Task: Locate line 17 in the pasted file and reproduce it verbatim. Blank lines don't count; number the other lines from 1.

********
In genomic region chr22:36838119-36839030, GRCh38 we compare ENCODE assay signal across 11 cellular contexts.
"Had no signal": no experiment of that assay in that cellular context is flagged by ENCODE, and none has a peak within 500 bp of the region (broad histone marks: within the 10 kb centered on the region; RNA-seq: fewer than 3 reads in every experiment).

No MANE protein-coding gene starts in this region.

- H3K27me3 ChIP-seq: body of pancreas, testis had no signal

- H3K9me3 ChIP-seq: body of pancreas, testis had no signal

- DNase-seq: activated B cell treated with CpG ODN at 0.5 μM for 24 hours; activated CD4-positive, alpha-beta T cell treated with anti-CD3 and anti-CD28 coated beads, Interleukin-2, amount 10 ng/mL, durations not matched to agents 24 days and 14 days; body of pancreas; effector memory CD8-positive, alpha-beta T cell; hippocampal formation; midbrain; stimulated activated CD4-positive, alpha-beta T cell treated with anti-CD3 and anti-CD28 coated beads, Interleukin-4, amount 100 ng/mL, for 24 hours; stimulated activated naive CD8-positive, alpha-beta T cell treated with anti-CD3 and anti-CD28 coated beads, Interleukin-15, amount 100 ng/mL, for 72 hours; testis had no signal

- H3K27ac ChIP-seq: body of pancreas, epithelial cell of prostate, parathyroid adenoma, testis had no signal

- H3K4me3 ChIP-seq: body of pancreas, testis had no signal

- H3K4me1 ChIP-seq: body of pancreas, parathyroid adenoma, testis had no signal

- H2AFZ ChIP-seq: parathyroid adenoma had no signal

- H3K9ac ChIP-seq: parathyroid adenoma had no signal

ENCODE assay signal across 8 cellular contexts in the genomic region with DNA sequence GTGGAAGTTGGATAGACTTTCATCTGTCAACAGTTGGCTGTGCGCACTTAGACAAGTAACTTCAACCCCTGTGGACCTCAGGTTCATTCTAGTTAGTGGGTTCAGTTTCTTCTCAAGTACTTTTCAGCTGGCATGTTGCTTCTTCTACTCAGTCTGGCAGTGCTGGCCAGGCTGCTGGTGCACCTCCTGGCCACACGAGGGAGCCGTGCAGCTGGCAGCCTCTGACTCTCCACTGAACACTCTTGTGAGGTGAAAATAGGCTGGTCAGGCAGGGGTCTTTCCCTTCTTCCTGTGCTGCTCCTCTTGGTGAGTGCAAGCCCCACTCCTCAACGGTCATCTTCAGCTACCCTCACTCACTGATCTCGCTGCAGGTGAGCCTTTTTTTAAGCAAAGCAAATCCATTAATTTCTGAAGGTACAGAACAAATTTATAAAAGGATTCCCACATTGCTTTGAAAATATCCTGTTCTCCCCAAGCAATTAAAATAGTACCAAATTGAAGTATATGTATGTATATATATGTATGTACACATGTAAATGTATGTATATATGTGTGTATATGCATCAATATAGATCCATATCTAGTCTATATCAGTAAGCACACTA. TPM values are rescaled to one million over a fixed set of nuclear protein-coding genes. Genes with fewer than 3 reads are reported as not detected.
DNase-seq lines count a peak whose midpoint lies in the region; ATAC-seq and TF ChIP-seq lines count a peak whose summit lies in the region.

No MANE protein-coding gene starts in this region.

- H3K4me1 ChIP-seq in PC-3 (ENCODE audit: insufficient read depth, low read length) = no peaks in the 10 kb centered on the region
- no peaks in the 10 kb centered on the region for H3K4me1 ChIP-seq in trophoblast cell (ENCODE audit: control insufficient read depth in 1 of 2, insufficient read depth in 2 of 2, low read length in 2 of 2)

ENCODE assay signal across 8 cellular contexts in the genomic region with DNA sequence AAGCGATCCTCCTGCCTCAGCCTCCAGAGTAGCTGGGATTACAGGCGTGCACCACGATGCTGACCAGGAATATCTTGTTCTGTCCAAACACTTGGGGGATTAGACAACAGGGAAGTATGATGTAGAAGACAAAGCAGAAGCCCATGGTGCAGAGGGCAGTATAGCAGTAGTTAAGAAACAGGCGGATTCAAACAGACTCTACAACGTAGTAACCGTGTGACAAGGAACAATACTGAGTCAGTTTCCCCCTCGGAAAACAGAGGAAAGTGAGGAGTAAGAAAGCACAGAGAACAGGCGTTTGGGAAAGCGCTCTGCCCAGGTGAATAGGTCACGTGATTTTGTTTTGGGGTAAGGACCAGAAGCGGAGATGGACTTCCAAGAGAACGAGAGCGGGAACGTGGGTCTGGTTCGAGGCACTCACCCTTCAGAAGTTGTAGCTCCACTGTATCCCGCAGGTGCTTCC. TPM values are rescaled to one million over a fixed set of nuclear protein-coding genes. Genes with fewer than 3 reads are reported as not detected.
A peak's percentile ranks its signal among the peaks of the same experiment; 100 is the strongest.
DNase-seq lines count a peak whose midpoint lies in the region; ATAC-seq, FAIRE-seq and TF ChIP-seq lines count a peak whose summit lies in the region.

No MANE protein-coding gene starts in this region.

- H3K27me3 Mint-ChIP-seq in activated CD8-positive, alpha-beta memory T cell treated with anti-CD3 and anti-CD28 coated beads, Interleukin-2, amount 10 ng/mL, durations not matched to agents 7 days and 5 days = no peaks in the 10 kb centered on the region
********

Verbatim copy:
ENCODE assay signal across 8 cellular contexts in the genomic region with DNA sequence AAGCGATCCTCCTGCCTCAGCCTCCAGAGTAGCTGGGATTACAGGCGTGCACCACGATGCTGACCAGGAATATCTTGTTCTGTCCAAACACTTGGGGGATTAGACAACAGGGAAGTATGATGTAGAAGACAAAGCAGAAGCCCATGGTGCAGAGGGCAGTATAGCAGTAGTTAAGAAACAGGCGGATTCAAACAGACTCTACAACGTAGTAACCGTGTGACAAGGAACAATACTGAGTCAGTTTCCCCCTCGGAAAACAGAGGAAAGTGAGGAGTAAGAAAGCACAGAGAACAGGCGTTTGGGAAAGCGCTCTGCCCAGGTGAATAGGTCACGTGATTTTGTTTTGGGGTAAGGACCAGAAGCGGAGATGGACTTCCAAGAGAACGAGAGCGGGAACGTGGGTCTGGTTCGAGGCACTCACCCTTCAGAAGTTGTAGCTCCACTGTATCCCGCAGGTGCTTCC. TPM values are rescaled to one million over a fixed set of nuclear protein-coding genes. Genes with fewer than 3 reads are reported as not detected.